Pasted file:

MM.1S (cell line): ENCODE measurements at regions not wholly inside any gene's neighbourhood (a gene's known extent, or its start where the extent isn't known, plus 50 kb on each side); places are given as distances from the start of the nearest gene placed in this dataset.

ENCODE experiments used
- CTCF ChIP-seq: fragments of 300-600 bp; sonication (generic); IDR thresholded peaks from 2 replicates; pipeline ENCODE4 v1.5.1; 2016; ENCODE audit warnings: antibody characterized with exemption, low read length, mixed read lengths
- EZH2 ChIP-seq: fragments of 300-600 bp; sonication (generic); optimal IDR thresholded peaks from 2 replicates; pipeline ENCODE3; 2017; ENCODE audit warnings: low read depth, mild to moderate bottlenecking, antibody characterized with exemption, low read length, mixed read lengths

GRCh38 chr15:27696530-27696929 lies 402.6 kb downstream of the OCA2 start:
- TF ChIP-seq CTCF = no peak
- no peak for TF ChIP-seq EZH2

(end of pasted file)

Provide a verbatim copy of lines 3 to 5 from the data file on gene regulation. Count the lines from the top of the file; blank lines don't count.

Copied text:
- CTCF ChIP-seq: fragments of 300-600 bp; sonication (generic); IDR thresholded peaks from 2 replicates; pipeline ENCODE4 v1.5.1; 2016; ENCODE audit warnings: antibody characterized with exemption, low read length, mixed read lengths
- EZH2 ChIP-seq: fragments of 300-600 bp; sonication (generic); optimal IDR thresholded peaks from 2 replicates; pipeline ENCODE3; 2017; ENCODE audit warnings: low read depth, mild to moderate bottlenecking, antibody characterized with exemption, low read length, mixed read lengths

GRCh38 chr15:27696530-27696929 lies 402.6 kb downstream of the OCA2 start: